For more information about Orchestrator APIs, see the IBM Aspera Orchestrator User Guide (select your platform and transfer server version to access the document link).

 


Examples

Examples

Content Ingest

ingest

If you have content that is submitted over a public network it is usually received at an 'ingest' server that is behind a firewall in a DMZ and is outside the Internal Network firewall, as seen in the diagram above.  In this case the data is automatically forwarded from the 'ingest' server in the DMZ to the Aspera Server in the Internal Network, where the files are stored or additional processing takes place. For example, when an external customer submits content to an Aspera Server in a DMZ via Connect Client, that content is moved from the DMZ to the Internal Server with Aspera AspForward.

Content Distribution

ingest

If you have content that is submitted internally to a distribution Aspera Server located in a DMZ by a contributor using Aspera Client on the Internet Network you can use the Content Distribution automation tool.  When they content is received is it automatically forwarded from the distribution server to the intended external destination over the public network, as seen in the diagram above.  For example, when an internal network user submits content to an Aspera Server in a DMZ via Connect Client, that content is distributed from the DMZ to external destinations with Aspera AspForward.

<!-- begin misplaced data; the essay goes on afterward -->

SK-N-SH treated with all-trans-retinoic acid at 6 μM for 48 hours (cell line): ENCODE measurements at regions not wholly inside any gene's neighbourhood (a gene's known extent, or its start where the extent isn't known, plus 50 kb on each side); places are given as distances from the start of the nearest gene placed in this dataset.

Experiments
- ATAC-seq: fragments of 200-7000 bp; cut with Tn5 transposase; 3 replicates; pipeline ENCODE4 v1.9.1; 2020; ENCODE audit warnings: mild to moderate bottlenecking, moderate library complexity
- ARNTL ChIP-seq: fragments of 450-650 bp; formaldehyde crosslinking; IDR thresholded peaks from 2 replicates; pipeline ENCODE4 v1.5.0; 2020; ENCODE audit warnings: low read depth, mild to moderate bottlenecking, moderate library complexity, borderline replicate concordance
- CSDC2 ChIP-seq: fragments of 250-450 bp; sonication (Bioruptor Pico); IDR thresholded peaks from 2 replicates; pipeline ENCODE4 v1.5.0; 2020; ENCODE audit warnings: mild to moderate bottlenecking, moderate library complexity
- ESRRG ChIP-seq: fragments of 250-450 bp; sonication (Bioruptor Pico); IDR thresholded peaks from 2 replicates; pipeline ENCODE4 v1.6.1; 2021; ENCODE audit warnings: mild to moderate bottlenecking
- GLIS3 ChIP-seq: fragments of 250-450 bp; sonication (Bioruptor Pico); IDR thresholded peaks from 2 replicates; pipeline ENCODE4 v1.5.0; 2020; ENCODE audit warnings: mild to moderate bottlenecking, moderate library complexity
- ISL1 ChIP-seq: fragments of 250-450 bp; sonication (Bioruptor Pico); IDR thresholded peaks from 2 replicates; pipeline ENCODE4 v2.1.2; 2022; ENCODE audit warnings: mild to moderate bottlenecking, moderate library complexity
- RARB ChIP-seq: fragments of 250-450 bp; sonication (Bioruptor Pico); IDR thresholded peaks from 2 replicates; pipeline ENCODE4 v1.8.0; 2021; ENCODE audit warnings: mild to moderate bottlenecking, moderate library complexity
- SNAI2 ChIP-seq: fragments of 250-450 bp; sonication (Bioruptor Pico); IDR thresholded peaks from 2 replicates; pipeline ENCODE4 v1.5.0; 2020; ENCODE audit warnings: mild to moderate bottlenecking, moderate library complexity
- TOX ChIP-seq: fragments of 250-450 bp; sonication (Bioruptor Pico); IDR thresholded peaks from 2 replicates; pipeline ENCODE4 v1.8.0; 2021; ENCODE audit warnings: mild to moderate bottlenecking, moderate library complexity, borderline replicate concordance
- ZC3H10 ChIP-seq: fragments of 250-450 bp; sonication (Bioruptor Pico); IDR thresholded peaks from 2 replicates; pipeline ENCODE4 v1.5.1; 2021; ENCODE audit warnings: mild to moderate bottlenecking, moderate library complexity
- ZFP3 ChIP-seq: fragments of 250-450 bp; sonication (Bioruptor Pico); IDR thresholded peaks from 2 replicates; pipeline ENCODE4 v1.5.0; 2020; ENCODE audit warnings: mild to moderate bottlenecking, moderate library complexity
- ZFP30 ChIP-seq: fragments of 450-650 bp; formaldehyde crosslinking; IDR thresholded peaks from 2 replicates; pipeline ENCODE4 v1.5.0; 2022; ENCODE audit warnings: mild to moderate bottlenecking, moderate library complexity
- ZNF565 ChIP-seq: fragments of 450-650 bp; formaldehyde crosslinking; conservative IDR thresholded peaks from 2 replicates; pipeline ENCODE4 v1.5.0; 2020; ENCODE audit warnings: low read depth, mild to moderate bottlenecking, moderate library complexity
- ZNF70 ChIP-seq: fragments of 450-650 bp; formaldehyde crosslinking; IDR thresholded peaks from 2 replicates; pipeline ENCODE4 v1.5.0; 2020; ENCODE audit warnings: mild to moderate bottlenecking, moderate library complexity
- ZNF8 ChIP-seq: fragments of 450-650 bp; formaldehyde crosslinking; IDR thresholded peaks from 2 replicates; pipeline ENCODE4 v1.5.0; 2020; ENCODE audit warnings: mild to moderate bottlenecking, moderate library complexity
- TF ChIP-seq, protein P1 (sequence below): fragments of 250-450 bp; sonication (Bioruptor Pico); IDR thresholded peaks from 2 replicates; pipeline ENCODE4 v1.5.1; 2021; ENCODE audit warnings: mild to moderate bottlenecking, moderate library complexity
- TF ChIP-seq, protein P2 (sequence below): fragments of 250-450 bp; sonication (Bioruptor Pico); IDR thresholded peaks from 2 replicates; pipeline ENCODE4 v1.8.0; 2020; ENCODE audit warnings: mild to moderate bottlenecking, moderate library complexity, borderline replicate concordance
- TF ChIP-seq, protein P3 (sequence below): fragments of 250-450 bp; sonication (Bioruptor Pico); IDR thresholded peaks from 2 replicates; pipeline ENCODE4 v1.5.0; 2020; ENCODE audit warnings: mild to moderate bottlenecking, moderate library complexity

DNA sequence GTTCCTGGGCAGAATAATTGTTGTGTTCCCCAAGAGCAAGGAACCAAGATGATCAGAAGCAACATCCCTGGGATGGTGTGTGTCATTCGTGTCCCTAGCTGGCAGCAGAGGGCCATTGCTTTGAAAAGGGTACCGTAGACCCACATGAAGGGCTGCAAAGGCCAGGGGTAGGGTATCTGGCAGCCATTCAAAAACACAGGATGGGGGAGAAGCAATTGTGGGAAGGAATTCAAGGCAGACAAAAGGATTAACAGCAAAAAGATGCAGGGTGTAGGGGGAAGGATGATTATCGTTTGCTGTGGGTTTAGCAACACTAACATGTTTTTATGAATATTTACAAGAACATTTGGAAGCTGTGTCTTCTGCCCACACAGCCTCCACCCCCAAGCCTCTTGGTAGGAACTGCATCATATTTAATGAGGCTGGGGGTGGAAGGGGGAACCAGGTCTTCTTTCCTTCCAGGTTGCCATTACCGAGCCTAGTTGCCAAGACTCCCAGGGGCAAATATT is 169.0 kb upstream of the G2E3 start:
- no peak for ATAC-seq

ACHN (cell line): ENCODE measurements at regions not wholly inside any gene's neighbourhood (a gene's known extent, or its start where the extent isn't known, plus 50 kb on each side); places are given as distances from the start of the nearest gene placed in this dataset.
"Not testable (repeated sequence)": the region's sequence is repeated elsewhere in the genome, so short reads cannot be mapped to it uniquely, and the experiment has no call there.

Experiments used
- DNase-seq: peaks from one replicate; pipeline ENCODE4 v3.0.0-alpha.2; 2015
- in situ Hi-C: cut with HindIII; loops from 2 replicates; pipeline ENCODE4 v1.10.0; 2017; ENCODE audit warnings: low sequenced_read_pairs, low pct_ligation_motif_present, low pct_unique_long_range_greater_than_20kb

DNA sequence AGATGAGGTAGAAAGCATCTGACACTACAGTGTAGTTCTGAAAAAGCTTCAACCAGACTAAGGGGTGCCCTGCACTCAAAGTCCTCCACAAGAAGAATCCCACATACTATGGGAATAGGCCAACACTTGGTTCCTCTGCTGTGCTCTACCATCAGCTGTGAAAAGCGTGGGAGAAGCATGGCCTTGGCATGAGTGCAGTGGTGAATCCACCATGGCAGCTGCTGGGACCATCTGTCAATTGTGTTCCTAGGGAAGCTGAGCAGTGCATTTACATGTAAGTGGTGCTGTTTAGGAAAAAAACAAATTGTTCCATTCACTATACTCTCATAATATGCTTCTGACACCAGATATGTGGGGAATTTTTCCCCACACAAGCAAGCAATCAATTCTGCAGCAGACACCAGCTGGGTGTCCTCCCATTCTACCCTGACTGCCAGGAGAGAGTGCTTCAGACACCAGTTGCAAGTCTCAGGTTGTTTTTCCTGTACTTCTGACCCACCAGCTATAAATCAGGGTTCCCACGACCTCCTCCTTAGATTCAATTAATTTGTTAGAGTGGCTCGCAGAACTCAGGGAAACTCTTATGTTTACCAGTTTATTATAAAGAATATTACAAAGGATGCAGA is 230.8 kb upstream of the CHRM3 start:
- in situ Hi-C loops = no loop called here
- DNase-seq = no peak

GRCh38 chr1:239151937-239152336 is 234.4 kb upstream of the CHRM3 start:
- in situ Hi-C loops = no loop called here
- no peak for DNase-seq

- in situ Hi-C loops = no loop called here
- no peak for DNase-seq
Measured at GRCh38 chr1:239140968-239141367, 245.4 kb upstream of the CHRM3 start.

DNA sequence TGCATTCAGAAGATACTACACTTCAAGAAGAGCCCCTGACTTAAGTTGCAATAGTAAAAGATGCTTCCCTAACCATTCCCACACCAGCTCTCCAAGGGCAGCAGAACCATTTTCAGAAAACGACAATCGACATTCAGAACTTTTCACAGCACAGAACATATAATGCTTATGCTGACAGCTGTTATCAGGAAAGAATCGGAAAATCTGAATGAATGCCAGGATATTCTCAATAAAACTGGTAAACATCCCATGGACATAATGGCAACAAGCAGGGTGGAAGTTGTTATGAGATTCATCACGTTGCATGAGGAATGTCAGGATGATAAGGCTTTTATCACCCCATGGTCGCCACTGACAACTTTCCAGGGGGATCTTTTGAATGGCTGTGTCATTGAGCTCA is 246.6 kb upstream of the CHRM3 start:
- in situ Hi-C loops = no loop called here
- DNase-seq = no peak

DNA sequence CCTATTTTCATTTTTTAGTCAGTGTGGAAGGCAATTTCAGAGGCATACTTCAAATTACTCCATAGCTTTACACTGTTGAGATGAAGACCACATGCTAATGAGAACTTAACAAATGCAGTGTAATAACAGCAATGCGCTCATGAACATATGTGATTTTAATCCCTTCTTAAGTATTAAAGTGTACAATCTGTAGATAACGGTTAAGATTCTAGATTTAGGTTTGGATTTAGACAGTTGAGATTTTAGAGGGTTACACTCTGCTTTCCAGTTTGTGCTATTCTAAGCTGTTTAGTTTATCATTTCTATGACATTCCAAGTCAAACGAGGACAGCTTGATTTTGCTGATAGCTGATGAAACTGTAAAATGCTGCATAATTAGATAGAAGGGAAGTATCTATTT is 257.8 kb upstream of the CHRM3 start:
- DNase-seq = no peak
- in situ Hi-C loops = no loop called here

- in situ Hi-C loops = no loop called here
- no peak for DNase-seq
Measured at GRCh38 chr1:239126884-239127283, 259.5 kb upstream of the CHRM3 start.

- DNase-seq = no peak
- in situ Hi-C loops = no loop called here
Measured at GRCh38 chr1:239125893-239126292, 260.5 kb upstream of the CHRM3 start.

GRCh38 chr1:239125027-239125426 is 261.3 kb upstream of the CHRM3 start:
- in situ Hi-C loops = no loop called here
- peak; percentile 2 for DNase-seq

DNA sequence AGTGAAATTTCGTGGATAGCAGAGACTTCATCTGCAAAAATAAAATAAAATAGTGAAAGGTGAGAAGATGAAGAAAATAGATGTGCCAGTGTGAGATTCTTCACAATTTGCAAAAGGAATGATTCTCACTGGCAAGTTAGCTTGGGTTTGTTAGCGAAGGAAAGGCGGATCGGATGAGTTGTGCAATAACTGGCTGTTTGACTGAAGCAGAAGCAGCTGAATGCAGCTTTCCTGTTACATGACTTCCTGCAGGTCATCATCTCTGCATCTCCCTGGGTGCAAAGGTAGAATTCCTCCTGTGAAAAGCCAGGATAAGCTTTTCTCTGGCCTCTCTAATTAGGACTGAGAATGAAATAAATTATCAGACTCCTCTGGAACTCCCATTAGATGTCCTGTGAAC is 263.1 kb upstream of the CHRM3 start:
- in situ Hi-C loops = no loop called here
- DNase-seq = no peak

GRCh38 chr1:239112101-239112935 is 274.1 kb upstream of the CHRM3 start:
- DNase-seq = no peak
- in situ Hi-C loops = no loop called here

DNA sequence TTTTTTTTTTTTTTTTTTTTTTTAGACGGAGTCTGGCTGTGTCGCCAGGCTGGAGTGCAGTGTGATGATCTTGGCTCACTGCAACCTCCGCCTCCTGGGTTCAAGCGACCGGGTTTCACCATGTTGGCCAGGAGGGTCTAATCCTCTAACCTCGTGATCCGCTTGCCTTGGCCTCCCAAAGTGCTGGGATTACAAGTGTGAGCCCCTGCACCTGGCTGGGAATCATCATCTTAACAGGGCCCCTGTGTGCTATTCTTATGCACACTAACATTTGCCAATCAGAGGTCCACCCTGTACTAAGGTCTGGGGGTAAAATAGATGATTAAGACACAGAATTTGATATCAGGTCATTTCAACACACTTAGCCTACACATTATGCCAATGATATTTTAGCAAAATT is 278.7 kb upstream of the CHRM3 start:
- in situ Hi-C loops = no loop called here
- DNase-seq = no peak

Multistage Forwarding

ingest

Enterprise networks often implement multistage DMZ and firewalls to enhance security and keep access levels separated.  In these cases content submitted to an Aspera Server in a DMZ behind a firewall is automatically forwarded to an Internal DMZ when appropriate.  The Aspera Servers in the Internal DMZ forward the data to the servers in the Internal Network.  A diagram of a typical setup is above.

In most cases the files in the DMZ or Internal DMZ are automatically moved within the same server to a different directory before those files are automatically forwarded or pulled or any other tasks are performed on them.  The move or copy of the files within the DMZ can maintain the directory structure.  Multistage forwarding can be applied to both Ingest and Distribution.

For example, an external customer may submit content to an Aspera Server that is located in the External DMZ via Connect Client; that content is then moved from the External DMZ to the Internal DMZ with AspForward, and finally it is moved from the Internal DMZ to a server in the Internal Network with AspForward.

Advanced Forwarding Configuration

ingest

In several enterprises, multiple customers and partners submit content to a an Aspera Server in a DMZ and behind a firewall, and it forwards the content to multiple Aspera Servers in the Internal Network.  The user data of the initial transfer is preserved throughout the process and is available to be used in post-processing actions to determine proper handling.  An example of this scenario is seen below.  For example, if an external customer submits content to an Aspera Server that is in a DMZ via Connect Client, the content is moved from the DMZ to the Internal Network using AspForward, which can preserve user credentials.